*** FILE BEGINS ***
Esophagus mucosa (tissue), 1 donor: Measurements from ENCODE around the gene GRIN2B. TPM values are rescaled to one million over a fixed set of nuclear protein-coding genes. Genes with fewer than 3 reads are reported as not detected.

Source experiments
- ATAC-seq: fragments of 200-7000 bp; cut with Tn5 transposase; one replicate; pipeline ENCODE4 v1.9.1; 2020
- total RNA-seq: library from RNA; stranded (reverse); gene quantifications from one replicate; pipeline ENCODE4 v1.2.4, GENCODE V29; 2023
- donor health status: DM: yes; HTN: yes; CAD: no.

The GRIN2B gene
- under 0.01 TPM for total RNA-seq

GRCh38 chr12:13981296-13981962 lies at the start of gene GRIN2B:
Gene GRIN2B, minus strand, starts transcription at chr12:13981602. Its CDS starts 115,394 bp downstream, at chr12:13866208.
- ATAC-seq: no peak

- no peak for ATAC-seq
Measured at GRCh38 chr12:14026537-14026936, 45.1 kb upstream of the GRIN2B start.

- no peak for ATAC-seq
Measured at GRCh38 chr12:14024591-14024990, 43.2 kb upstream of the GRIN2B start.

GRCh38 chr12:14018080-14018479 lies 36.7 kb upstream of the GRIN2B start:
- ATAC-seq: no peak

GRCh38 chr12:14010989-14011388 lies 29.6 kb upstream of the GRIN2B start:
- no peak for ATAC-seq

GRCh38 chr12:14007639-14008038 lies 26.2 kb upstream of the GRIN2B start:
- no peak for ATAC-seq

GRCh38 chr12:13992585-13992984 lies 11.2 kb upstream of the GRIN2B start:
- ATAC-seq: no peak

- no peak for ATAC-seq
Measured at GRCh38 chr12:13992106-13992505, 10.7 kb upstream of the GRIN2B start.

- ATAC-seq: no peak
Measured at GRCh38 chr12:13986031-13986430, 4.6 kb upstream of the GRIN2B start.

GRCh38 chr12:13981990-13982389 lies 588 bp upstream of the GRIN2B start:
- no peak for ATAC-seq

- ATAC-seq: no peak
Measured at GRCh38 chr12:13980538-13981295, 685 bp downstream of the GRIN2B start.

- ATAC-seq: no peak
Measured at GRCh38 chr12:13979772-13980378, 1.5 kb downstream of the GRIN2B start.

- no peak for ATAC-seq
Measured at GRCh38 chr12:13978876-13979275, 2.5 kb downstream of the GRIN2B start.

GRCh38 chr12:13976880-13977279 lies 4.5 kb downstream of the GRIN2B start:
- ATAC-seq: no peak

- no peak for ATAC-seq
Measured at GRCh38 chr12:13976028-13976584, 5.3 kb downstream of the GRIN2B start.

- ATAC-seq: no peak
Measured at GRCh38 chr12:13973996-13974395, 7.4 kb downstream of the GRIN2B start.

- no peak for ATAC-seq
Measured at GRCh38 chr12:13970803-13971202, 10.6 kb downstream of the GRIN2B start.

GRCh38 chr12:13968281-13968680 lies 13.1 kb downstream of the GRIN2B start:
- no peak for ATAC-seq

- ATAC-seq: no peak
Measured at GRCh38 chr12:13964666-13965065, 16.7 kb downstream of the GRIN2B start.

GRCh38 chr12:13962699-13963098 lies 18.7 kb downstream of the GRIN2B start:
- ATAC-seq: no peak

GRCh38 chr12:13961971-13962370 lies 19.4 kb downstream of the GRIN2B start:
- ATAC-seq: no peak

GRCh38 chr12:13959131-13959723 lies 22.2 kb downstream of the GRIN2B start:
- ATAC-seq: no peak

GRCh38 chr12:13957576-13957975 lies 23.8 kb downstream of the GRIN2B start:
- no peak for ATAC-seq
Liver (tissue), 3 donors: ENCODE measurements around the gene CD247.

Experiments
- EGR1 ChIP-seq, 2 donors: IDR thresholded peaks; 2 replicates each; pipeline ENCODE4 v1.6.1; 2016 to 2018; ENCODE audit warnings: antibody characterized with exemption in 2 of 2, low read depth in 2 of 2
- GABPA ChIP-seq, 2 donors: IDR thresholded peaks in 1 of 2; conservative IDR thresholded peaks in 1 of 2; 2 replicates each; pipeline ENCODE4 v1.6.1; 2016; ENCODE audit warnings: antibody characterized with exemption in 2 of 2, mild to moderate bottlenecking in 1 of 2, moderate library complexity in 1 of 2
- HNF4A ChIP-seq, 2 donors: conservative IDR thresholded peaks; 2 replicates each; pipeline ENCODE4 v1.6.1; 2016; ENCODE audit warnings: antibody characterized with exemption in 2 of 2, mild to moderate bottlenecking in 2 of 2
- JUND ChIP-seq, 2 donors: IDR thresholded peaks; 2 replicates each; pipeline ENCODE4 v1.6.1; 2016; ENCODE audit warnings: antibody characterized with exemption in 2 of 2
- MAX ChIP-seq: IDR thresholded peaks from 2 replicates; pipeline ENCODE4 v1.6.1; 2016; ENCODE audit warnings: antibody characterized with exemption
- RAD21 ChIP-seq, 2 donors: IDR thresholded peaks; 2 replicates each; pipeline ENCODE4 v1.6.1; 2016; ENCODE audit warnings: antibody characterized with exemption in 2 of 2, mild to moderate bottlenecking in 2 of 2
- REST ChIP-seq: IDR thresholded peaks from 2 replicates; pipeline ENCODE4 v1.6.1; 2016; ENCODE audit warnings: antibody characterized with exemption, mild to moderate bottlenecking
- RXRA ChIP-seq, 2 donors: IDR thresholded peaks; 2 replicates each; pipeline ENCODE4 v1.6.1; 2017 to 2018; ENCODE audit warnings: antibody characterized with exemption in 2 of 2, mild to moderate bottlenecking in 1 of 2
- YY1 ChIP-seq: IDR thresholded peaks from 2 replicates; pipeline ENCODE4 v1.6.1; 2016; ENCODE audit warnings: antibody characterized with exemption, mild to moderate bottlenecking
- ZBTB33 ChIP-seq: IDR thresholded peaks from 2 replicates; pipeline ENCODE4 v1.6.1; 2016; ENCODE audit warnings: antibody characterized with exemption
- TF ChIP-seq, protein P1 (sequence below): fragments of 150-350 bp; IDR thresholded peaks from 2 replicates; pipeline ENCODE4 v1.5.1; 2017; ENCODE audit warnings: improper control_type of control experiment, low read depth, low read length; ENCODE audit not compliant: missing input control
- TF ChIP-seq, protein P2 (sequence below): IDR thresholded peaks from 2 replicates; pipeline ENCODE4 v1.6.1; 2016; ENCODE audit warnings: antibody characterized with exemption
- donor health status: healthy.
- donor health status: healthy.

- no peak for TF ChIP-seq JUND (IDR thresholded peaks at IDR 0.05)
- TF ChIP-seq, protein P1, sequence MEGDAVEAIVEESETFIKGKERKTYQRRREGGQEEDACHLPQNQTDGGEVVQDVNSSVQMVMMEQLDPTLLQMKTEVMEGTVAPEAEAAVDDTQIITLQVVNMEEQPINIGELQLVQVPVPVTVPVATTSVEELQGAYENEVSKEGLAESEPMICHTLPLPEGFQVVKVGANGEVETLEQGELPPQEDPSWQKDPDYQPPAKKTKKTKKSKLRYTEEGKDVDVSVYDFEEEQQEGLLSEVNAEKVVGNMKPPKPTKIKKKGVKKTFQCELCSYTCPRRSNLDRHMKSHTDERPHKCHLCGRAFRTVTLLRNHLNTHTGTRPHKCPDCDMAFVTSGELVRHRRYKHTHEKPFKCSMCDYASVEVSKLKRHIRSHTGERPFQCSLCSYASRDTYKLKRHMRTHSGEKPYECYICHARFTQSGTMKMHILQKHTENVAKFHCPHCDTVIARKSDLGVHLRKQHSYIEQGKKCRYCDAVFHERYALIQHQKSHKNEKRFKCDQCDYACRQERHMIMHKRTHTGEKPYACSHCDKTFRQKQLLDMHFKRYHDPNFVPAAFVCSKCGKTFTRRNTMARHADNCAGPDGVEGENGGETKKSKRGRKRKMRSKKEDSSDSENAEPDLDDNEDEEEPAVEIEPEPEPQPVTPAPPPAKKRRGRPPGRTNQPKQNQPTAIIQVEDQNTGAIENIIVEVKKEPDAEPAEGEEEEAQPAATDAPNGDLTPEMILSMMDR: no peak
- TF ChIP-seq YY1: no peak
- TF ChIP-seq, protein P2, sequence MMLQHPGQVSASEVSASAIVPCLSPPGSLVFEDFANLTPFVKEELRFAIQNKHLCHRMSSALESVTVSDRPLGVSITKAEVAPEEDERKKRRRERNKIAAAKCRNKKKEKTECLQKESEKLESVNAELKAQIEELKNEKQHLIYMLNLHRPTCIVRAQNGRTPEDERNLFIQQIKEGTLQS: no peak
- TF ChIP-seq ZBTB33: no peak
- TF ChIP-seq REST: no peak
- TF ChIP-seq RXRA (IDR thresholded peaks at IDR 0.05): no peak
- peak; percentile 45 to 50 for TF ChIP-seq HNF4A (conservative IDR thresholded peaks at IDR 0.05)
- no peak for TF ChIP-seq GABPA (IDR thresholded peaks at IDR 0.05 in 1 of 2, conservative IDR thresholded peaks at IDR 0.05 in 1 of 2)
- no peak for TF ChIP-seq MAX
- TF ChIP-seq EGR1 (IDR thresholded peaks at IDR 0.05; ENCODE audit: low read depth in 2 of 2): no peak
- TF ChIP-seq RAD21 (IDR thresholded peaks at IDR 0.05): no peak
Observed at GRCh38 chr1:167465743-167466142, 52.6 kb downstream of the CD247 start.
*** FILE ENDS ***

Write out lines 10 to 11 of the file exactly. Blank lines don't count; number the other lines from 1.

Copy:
- ATAC-seq: no peak

- no peak for ATAC-seq